NEW YORK — The price of bitcoin fell below $20,000 on Saturday for the first time since late 2020, in a fresh sign that the selloff in cryptocurrencies is deepening.
Bitcoin, the most popular cryptocurrency, fell below the psychologically important threshold, dropping by as much as 12% to less than $18,100 by late afternoon on the East Coast, according to the cryptocurrency news site CoinDesk.
The last time bitcoin was at that level was in November 2020, when it was on its way up to its all-time high of nearly $69,000, according to CoinDesk. Many in the industry had believed it would not fall under $20,000.
Bitcoin has now lost more than 70% of its value since reaching its peak.
Ethereum, another widely followed cryptocurrency that’s been sliding in recent weeks, took a similar tumble on Saturday.
It’s the latest sign of turmoil in the cryptocurrency industry amid wider turbulence in financial markets. Investors are selling off riskier assets because central banks are raising interest rates to combat quickening inflation.
The overall market value of cryptocurrency assets has fallen from $3 trillion to below $1 trillion, according to coinmarketcap.com, a company that tracks crypto prices. On Saturday, the company’s data showed crypto’s global market value stood at about $834 billion.
A spate of crypto meltdowns has erased tens of billions of dollars of value from the currencies and sparked urgent calls to regulate the freewheeling industry. Last week, bipartisan legislation was introduced in the U.S. Senate to regulate the digital assets. The crypto industry has also upped its lobbying efforts — flooding $20 million into congressional races this year for the first time, according to records and interviews.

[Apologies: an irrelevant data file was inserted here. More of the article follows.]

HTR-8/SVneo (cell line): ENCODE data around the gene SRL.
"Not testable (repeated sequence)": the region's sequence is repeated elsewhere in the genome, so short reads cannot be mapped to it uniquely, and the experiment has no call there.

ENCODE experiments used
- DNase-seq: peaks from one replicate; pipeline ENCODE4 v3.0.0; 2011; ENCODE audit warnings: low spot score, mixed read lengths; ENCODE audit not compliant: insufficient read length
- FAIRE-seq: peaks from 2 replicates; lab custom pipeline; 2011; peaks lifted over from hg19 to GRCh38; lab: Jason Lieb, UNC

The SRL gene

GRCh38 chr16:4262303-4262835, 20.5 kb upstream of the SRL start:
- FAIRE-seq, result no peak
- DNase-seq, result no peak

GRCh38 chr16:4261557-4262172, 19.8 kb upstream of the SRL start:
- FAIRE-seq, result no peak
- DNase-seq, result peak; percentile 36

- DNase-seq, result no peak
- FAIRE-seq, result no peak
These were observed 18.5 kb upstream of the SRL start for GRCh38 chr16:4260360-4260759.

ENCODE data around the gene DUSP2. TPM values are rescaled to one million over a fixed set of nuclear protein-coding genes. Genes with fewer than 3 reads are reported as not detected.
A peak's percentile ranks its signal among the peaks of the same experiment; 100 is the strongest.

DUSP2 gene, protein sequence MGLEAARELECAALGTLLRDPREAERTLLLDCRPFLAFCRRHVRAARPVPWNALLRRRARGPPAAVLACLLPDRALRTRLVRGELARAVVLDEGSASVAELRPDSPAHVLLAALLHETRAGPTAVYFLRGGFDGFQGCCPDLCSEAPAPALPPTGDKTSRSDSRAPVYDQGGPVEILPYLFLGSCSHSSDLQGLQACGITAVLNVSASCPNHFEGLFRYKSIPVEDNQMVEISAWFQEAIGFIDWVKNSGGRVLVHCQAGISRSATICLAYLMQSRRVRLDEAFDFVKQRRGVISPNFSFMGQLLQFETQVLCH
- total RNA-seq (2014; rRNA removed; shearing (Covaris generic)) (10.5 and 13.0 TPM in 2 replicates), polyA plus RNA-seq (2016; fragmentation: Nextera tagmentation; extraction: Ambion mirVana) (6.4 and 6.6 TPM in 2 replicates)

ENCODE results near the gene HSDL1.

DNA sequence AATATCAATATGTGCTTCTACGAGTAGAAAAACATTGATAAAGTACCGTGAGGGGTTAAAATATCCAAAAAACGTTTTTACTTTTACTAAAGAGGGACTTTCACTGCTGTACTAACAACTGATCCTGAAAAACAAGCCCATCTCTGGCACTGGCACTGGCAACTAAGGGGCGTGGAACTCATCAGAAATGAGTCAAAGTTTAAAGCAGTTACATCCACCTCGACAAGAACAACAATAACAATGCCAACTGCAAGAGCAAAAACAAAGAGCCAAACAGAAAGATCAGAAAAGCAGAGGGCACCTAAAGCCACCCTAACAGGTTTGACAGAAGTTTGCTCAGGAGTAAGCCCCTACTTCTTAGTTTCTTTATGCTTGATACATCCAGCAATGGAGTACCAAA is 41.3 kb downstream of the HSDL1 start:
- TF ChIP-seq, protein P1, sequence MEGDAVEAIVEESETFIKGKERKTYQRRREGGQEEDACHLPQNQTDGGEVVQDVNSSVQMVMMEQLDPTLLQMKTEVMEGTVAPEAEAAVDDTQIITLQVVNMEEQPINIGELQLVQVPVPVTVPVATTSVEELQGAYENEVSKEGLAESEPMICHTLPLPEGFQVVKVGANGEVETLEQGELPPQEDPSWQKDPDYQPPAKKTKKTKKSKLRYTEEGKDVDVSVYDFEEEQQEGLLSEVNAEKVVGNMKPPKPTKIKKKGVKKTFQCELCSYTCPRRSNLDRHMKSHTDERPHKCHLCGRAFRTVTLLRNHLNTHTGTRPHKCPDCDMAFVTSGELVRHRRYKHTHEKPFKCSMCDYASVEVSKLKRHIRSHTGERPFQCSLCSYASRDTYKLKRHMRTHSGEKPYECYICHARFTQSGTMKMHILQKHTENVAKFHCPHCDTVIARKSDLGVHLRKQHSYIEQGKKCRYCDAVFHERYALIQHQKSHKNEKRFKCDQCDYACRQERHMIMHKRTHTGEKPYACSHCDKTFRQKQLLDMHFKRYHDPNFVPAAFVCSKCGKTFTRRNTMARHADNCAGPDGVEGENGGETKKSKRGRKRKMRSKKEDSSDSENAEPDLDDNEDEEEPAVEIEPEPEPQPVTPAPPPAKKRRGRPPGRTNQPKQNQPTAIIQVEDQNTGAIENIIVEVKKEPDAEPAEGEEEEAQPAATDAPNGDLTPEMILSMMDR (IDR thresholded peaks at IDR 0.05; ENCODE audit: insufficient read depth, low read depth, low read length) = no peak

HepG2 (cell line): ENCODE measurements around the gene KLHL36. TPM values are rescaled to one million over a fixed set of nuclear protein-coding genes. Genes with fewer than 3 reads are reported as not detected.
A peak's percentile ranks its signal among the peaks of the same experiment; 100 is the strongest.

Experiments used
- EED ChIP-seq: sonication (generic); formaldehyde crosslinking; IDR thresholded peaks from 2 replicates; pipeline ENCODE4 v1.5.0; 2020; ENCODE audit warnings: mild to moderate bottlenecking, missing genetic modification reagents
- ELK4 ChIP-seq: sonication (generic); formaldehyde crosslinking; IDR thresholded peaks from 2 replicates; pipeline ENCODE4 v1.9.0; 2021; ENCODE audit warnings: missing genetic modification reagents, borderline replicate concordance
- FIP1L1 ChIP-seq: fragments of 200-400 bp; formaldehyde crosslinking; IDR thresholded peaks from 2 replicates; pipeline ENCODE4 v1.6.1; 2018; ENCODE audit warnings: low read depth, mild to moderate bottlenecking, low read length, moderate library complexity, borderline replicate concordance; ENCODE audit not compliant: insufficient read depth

Cesare Fracassi, a finance professor at the University of Texas at Austin who leads the school’s Blockchain Initiative, believes Bitcoin’s fall under the psychological threshold isn’t a big deal. Instead, he said the focus should be on recent news from lending platforms.
Cryptocurrency lending platform Celsius Network said this month that it was pausing all withdrawals and transfers, with no sign of when it would give its 1.7 million customers access to their funds. Another crypto lending platform, Babel Finance, said in a notice posted on its website Friday that it will suspend redemptions and withdrawals on products due to “unusual liquidity pressures.”
“There is a lot of turbulence in the market,” Fracassi said. “And the reason why prices are going down is because there is a lot of concern the sector is overleveraged.”
The cryptocurrency exchange platform Coinbase announced Tuesday that it laid off about 18% of its workforce, with the company’s CEO and cofounder Brian Armstrong placing some of the blame on a coming “crypto winter.”
Stablecoin Terra imploded last month, losing tens of billions of dollars in value in a matter of hours.
Crypto had permeated much of popular culture before its recent tumble, with many Super Bowl ads touting the digital assets and celebrities and YouTube personalities routinely promoting it on social media.
David Gerard, a crypto critic and author of “Attack of the 50 Foot Blockchain,” said the recent meltdowns show a failure by regulators, who he believes should have put more scrutiny on the industry years ago. Many nascent investors — especially young people — invested in crypto based on a false hope that was sold to them, he said.
“There are real human victims here that are ordinary people.”
Chan reported from London.
Gerrit Cole’s strong outing wasted in Yankees’ no-no loss
This wasn’t what Gerrit Cole had in mind earlier in the week when he laughed at how being on the mound for a no-hitter has eluded him.
Cole spun a gem of a start Saturday, but wound up on the losing end because he shared the rubber with three Astros pitchers who combined on a no-hitter in a 3-0 victory over the Yankees. In a reminder of how cruel baseball can be, Cole twice took no-hitters into the middle of the game or beyond this week and wound up with a no-decision and a loss on his record (6-2).